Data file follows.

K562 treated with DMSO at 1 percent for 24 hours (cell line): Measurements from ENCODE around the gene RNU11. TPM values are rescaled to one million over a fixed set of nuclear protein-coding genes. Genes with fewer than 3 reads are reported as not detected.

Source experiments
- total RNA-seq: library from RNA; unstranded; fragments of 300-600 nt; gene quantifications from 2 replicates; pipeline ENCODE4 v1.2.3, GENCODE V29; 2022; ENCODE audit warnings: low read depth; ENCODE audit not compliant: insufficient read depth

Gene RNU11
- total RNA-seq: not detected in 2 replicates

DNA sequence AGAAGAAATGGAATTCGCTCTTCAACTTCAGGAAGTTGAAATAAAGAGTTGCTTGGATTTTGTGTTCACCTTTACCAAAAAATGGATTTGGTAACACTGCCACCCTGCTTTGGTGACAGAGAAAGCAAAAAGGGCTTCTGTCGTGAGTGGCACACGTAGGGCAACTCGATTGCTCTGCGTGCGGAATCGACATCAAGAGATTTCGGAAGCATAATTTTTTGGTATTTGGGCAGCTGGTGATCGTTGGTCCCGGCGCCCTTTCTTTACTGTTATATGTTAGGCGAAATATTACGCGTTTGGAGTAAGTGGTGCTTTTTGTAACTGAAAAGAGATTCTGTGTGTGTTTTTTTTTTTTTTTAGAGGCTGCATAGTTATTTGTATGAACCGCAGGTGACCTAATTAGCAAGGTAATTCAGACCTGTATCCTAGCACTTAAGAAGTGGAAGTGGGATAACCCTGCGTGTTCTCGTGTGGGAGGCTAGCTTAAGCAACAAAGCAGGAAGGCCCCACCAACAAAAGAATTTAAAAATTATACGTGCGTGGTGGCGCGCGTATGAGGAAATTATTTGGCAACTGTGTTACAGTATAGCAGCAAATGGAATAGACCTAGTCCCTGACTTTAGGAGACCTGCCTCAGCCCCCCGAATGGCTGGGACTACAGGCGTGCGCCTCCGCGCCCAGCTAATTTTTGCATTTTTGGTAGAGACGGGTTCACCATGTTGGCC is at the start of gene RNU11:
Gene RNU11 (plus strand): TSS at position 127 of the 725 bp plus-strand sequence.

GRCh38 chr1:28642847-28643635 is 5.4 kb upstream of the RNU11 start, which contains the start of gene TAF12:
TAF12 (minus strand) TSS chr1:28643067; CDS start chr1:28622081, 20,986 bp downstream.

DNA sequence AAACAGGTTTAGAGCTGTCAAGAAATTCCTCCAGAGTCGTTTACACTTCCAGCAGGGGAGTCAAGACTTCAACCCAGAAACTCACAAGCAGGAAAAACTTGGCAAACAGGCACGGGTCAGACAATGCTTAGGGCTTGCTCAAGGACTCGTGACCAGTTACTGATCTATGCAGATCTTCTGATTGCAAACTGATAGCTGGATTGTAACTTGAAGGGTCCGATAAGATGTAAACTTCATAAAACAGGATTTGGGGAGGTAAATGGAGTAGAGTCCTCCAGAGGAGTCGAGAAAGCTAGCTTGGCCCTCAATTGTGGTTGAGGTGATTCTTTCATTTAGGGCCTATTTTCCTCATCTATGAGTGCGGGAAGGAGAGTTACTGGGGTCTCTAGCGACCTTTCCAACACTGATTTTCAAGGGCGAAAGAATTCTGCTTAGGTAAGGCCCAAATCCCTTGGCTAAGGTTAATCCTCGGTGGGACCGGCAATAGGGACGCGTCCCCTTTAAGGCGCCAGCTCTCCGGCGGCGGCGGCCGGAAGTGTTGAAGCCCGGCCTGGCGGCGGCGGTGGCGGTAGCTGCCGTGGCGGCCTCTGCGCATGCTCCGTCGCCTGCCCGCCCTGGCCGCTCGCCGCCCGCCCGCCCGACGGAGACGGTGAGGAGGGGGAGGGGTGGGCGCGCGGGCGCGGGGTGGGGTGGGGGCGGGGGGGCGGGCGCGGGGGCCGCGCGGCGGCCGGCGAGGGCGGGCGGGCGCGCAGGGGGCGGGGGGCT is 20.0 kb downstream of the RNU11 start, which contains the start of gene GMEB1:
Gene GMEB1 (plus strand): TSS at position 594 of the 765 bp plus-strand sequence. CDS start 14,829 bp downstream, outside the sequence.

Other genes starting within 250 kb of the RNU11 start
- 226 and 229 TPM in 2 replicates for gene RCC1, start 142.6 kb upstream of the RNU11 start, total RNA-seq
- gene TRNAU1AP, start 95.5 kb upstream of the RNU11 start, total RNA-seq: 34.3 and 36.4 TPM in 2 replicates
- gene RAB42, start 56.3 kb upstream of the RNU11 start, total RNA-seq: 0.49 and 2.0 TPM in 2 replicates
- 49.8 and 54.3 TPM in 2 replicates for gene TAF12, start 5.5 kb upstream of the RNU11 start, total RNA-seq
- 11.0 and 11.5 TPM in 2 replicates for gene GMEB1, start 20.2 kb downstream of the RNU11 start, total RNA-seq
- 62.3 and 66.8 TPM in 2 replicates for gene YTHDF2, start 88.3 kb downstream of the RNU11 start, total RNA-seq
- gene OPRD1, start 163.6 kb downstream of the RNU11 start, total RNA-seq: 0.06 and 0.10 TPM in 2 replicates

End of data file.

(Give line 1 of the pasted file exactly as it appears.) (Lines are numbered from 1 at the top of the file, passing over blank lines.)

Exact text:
K562 treated with DMSO at 1 percent for 24 hours (cell line): Measurements from ENCODE around the gene RNU11. TPM values are rescaled to one million over a fixed set of nuclear protein-coding genes. Genes with fewer than 3 reads are reported as not detected.